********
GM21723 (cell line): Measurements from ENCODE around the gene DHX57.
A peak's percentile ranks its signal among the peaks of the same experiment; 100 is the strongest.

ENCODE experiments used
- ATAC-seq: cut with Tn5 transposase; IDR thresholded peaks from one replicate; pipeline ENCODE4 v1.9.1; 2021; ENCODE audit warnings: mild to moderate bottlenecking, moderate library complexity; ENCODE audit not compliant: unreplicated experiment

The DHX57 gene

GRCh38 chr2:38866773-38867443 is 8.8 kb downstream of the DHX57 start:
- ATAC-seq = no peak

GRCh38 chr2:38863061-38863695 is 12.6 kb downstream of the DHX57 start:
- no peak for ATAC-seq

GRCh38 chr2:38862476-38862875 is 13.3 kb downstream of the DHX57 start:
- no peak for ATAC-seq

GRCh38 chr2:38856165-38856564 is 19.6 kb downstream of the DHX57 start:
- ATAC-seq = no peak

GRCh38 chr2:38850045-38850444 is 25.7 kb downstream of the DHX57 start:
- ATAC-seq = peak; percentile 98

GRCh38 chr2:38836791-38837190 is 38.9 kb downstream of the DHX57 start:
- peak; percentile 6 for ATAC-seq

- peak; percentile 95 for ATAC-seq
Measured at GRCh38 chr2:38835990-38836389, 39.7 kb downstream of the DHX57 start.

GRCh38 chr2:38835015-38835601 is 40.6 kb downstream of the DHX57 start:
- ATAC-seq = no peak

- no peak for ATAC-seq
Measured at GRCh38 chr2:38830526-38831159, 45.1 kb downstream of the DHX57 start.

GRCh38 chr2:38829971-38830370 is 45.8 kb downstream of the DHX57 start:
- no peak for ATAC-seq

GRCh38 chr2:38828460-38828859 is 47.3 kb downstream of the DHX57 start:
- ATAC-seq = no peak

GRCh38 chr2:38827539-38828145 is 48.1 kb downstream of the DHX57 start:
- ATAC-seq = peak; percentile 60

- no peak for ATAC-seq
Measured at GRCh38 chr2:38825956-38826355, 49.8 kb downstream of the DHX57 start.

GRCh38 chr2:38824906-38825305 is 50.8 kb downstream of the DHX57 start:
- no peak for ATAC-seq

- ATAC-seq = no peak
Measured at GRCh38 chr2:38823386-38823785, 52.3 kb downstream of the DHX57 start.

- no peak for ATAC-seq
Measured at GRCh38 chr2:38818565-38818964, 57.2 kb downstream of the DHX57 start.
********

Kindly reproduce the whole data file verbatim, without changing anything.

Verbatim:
GM21723 (cell line): Measurements from ENCODE around the gene DHX57.
A peak's percentile ranks its signal among the peaks of the same experiment; 100 is the strongest.

ENCODE experiments used
- ATAC-seq: cut with Tn5 transposase; IDR thresholded peaks from one replicate; pipeline ENCODE4 v1.9.1; 2021; ENCODE audit warnings: mild to moderate bottlenecking, moderate library complexity; ENCODE audit not compliant: unreplicated experiment

The DHX57 gene

GRCh38 chr2:38866773-38867443 is 8.8 kb downstream of the DHX57 start:
- ATAC-seq = no peak

GRCh38 chr2:38863061-38863695 is 12.6 kb downstream of the DHX57 start:
- no peak for ATAC-seq

GRCh38 chr2:38862476-38862875 is 13.3 kb downstream of the DHX57 start:
- no peak for ATAC-seq

GRCh38 chr2:38856165-38856564 is 19.6 kb downstream of the DHX57 start:
- ATAC-seq = no peak

GRCh38 chr2:38850045-38850444 is 25.7 kb downstream of the DHX57 start:
- ATAC-seq = peak; percentile 98

GRCh38 chr2:38836791-38837190 is 38.9 kb downstream of the DHX57 start:
- peak; percentile 6 for ATAC-seq

- peak; percentile 95 for ATAC-seq
Measured at GRCh38 chr2:38835990-38836389, 39.7 kb downstream of the DHX57 start.

GRCh38 chr2:38835015-38835601 is 40.6 kb downstream of the DHX57 start:
- ATAC-seq = no peak

- no peak for ATAC-seq
Measured at GRCh38 chr2:38830526-38831159, 45.1 kb downstream of the DHX57 start.

GRCh38 chr2:38829971-38830370 is 45.8 kb downstream of the DHX57 start:
- no peak for ATAC-seq

GRCh38 chr2:38828460-38828859 is 47.3 kb downstream of the DHX57 start:
- ATAC-seq = no peak

GRCh38 chr2:38827539-38828145 is 48.1 kb downstream of the DHX57 start:
- ATAC-seq = peak; percentile 60

- no peak for ATAC-seq
Measured at GRCh38 chr2:38825956-38826355, 49.8 kb downstream of the DHX57 start.

GRCh38 chr2:38824906-38825305 is 50.8 kb downstream of the DHX57 start:
- no peak for ATAC-seq

- ATAC-seq = no peak
Measured at GRCh38 chr2:38823386-38823785, 52.3 kb downstream of the DHX57 start.

- no peak for ATAC-seq
Measured at GRCh38 chr2:38818565-38818964, 57.2 kb downstream of the DHX57 start.